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Showing posts from October, 2018

Spooky Week in the Studio!

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Wednesday is Halloween, and since the studio will be closed on the big day, we'll just have to celebrate all week! This holiday provides an excellent opportunity for us to explore the nature of minor keys in creating music that is spooky, mysterious, scary or playful. So here are some of the ways we'll be playing with minor keys this week:
Pick a favorite happy-sounding piece you've learned that we'll turn spooky.Improvise your own original minor key music during lesson - this activity will provide rhythmic themes for students to choose from, and using a C minor pentascale, they choose notes to go with the rhythms. Holiday themed music theory games. Monster Mash-up! - Create your own mash-up of a piece by cutting out & re-organizing the musical sections. Listen to (or learn) some of these well-known classical themes in minor keys. Toccata & Fugue in D minor by JS BachIn the Hall of the Mountain King by GriegFuneral March by ChopinNight on Bald Mountain by Mussor…

Musition & Auralia - Piano Lab Apps

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One of the things I was very excited about in setting up my new home studio was establishing a Piano Lab area where students can practice self-led study, explore and use technology to increase their sight reading, ear training & reinforce musical concepts.

And it's been a great success thus far. I am seeing beginning students become confident in what they're learning, and growing in their ability to self-correct, try again and their mastery of musical terms & concepts. And one of the ways I keep students on their toes is to choose an "App of the Week" on a little blackboard that hangs above the piano lab. 


So my app reviews today are about the Musition & Auralia apps that I've been rotating through the App of the Week position. These could easily be incorporated into home practice, especially if your piano kid was struggling with a particular concept.

The Musition apps focus on creating stronger music reading and include Note Reading, Rhythm Tapping, Mu…

On Top of the World - late intermediate sheet music

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This month's sheet music feature is Imagine Dragon's On Top of the World. This was another one that was a student request from one of my students who was starting high school at the time. (He started lessons with me when he was 8 or 9 and is now in college! Stop growing up, it makes me feel old. XD)

Arranged here as a late intermediate piano solo, this is an upbeat piece that offers practice in syncopated rhythm and octaves in the right hand and is a tried-and-true show stopper at recitals or social gatherings.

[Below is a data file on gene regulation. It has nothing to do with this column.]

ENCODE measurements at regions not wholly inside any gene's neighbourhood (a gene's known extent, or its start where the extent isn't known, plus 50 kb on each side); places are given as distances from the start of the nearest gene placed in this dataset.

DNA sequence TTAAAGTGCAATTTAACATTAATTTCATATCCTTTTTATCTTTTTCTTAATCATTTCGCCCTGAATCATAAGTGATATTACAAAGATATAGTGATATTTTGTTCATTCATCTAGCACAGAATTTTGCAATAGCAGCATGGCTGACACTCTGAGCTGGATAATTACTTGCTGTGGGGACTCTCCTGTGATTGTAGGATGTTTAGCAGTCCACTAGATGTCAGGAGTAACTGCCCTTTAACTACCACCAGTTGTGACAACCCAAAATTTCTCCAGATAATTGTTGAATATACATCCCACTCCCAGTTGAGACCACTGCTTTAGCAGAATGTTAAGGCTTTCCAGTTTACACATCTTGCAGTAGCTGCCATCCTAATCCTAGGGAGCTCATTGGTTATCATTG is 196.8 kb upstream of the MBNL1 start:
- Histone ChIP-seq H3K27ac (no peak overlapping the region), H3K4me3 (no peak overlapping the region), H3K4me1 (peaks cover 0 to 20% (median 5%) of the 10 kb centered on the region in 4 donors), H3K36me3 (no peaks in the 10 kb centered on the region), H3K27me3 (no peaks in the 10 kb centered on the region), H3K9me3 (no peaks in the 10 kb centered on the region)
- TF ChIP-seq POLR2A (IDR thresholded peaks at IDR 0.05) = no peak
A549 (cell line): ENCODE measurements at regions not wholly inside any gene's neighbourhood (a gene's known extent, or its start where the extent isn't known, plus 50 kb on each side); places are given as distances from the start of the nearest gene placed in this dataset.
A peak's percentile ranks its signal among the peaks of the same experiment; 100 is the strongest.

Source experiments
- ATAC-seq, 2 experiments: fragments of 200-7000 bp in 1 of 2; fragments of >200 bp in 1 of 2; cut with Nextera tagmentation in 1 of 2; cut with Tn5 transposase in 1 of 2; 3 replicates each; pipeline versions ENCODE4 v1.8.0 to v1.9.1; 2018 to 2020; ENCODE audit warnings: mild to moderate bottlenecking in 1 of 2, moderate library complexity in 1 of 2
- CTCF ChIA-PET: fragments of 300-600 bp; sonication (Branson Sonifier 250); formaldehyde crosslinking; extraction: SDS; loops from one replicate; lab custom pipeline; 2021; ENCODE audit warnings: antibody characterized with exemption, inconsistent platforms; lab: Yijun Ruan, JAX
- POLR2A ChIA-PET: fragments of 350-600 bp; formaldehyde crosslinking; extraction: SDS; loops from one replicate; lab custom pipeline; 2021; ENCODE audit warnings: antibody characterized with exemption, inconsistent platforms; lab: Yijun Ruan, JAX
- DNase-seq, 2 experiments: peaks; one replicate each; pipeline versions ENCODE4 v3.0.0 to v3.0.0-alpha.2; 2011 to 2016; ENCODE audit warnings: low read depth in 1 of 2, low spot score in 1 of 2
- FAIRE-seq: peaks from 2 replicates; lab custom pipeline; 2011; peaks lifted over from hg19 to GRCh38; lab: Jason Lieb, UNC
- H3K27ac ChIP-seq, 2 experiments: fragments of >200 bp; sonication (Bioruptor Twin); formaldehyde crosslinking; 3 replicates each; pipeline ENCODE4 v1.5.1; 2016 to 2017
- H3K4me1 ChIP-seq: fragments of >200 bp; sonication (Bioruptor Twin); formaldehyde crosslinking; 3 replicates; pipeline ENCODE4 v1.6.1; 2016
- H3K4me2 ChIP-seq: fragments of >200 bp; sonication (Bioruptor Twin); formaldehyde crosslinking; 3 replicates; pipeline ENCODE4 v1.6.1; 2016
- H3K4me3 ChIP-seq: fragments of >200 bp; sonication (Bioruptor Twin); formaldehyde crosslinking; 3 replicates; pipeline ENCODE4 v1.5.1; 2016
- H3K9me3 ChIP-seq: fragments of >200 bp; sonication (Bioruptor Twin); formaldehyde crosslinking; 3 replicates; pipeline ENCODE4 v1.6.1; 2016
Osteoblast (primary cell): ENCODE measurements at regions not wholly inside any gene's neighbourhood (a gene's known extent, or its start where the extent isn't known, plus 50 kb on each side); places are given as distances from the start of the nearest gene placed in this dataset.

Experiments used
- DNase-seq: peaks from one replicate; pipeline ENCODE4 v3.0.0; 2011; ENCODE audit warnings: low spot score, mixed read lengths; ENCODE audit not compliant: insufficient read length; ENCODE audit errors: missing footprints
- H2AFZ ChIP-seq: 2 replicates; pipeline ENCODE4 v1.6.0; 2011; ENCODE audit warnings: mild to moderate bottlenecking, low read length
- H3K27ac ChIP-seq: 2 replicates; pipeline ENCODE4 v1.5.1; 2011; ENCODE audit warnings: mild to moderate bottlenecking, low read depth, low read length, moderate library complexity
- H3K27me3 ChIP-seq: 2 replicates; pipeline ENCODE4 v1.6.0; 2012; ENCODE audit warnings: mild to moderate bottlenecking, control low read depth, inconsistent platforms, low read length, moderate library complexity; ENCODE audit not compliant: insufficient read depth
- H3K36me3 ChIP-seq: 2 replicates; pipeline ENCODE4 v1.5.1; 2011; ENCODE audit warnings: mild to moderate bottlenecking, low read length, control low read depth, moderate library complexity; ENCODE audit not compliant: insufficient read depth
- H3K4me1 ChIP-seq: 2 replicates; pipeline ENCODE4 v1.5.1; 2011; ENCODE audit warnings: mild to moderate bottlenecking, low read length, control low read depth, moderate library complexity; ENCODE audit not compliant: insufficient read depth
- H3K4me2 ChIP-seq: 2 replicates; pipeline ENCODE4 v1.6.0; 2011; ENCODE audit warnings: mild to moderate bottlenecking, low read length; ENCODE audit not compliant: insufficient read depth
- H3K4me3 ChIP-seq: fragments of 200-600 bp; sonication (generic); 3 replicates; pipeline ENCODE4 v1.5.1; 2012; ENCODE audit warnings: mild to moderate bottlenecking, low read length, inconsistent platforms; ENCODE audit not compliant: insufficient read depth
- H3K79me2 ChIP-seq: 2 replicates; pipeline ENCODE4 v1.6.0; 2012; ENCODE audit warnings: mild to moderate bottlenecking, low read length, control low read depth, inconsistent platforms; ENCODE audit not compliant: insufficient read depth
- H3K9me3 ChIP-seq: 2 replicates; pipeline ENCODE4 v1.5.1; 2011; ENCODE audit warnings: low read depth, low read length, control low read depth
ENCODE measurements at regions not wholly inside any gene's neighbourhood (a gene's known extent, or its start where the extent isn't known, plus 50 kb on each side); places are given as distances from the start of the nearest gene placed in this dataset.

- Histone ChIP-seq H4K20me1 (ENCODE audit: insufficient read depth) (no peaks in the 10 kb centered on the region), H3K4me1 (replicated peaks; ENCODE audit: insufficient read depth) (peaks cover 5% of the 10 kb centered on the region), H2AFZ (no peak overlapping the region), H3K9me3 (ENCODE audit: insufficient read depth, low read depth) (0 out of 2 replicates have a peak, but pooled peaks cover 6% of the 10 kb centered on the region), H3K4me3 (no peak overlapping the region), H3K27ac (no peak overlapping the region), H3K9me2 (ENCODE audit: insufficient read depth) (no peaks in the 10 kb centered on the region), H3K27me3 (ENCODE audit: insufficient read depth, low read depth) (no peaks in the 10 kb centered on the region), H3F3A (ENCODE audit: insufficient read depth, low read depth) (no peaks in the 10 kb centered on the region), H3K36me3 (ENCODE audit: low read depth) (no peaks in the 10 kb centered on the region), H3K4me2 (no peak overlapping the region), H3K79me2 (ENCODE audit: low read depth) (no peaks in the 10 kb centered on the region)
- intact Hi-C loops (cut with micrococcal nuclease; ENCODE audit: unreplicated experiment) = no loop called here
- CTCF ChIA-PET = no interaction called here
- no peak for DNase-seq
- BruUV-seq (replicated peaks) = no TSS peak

You can listen to the arrangement in the video below and you can purchase the sheets to try it out yourself here.



The sheet music has been published via SMP Press' ArrangeMe program. Learn more about creating your own account to start publishing your arrangements.

Multi-Piano & Guitar Christmas Festival

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Each year the McPherson Area Piano Teachers' League puts together a Multi-Piano & Guitar Christmas Festival. Now, I know it's not Halloween yet, but these kinds of events take planning, and it's actually only 8 lessons away!

The way it works is that area music students learn duets in their lessons, and on December 15th, we line up several pianos on-stage at the Wesley Black Fine Arts Auditorium and area piano students will take the stage to perform these duets all together, with guitar performances spread throughout the show as well. All to create a massive Christmas Concert for the community.

Students who are beginning staff readers through advanced are invited to participate, and I've already begun having conversations with eligible students in our studio about which pieces they can start practicing. (So no pre-readers yet, but it would be a great idea to attend and get a preview at what you could be doing next year!). 

 As you can imagine, multiple pianists playin…

Is Your Bench Too Low?

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Piano bench height and piano posture can be easily overlooked when starting out lessons, but it can make a huge difference in your piano kid's early technical skills at the instrument. So today's post is asking "Is your piano bench too low?" and giving you some easy tips to fixing it. 

First off, what are we looking for in assessing bench height? Well, keep in mind that most piano benches are made for an adult musician, so typically you sit down at the piano, the base of the keyboard should roughly be across from your belly, and if your arms are relaxed at your sides your elbows are ever so slightly higher than the tops of the keys. Now, have your child sit at the keyboard, and you may notice that the keyboard is more in line with their chest, and their elbows are below the keys - and if this is the case, the bench is too low to encourage good technic. 

Easy fixes: 
The good news is kids will grow into the bench, and until they do there are some easy fixes we can employ…